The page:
That’s right—Florida is one of just nine states that don't charge any personal income tax. On top of that, it’s got a fairly low sales tax at 6%. Florida’s gas tax is also among the lowest in the country at just 42.29 cents per gallon. Low tax rates contribute to the affordable cost of living in Florida. 

It’s not all sunshine

Florida’s known as the “Sunshine State,” but it actually experiences a notable rainy season from May to October each year. 
That rainy season, which spans the Florida summer months, is also the hottest time of year, with average temperatures in the mid-80s and highs up to a record of 109 degrees Fahrenheit! On the other hand, Florida is famous for its mild winters, with average lows ranging from about 45 to 65 degrees Fahrenheit depending on how far south you go.
Those weather extremes are more pronounced if you live south of Lake Okeechobee in Florida’s true tropical climate. But no matter where you live in Florida, you can expect some long, muggy summers—and don’t forget that hurricane season lasts from June 1 to November 30! 

It’s a bit of a political melting pot

Whenever election season rolls around, you’re sure to hear about Florida, since it’s known as a swing state and a frequent elector predictor. Whichever way Florida swings, the nation is expected to swing in the same direction—and it’s sometimes a surprise! 
In recent years, the I-4 corridor in Central Florida has drawn attention for its complex and shifting political makeup
In general, the urban areas of Central Florida tend to lean left in contrast to the more conservative northern Panhandle. But nothing’s hard and fast in Florida politics: wherever you go, you’re likely to find people in the same part of the political spectrum, along with a healthy crop of people who disagree with you.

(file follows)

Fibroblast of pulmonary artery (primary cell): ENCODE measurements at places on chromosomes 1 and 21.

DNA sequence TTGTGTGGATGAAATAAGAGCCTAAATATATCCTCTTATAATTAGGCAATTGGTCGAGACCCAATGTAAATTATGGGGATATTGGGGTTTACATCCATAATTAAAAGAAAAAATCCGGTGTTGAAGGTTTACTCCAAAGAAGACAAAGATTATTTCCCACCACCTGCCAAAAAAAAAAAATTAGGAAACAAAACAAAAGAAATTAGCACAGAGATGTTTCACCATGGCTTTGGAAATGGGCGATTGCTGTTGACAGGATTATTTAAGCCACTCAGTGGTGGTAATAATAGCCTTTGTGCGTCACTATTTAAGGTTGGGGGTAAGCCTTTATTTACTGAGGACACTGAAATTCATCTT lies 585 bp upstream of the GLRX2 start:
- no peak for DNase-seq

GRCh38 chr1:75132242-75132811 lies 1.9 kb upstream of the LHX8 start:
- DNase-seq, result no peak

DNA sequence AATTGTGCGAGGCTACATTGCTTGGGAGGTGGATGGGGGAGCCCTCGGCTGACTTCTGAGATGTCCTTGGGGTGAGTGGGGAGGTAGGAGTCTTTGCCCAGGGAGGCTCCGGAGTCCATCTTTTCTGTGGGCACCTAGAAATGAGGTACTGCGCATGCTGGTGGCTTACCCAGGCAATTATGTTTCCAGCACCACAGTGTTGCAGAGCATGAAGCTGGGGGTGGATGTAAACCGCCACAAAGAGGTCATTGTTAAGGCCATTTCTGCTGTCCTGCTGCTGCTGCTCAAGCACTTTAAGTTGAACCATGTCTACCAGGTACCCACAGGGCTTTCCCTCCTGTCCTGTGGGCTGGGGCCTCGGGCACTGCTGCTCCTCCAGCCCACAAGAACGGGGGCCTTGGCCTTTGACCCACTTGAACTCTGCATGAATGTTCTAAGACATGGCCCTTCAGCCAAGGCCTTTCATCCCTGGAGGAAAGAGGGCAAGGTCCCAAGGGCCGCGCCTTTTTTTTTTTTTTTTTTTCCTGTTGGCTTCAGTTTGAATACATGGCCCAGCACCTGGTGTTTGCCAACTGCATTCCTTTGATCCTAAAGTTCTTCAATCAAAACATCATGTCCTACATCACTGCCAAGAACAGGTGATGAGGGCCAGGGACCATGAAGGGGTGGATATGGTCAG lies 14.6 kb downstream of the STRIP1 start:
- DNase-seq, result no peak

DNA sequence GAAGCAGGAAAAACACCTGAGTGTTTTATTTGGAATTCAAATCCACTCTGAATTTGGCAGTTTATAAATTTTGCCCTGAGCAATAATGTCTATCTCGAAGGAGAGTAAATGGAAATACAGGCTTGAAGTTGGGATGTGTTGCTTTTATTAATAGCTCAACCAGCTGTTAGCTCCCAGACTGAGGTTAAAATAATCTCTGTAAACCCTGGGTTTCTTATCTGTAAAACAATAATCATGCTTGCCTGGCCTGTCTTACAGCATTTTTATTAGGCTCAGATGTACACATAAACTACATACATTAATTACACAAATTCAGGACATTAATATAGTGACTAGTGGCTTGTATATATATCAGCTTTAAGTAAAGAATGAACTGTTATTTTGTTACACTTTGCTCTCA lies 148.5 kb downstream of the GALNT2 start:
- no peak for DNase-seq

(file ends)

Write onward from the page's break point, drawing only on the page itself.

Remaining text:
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Why are people moving to Florida?

As of 2021, more people are moving to Florida than to any other state. In fact, census data indicates that about 1,000 people move to Florida every day! 
What’s bringing so many new residents to the Sunshine State—and should you be one of them? Let’s take a look at some of the advantages of moving to Florida, along with a few of the downsides of relocating. 

Advantages of moving to Florida

  • Reasonable cost of living: Florida’s major cities, like Miami and Orlando, drive up the state’s average cost of living to around the national average—but in other parts of the state, costs are quite affordable.
  • Incredible wildlife: From panthers and pelicans to spoonbills and sharks, Florida’s home to tons of beautiful animals you won’t see anywhere else in the country. 
  • Excellent job opportunities: Florida’s booming economy has a job for almost everyone. 
  • Tons of beaches: Sandwiched between the Atlantic Ocean and the Gulf of Mexico, Florida’s 1,000+ miles of coastline boast nearly 200 beaches—so you’re never far from the sun and the sand. 
  • Breathtaking natural beauty: It’s not just the beaches—Florida’s got rainforests, limestone bluffs, waterfalls, and the only living coral reef in the US
  • No personal income tax: A major draw of Florida is its lack of personal income tax, which makes the Sunshine State more affordable than some of its other Southern neighbors. 
  • Mild winters: If you’re looking for a tropical climate within US borders, look no further. Anyone who can brave a swampy Florida summer will be rewarded on the other side with some of the country’s warmest winters. 

Challenges of moving to Florida

Key Takeaway If you’re comfortable with hot summers and intense weather patterns, Florida offers a low cost of living, great job opportunities, and no personal income tax. 

Moving to Florida checklist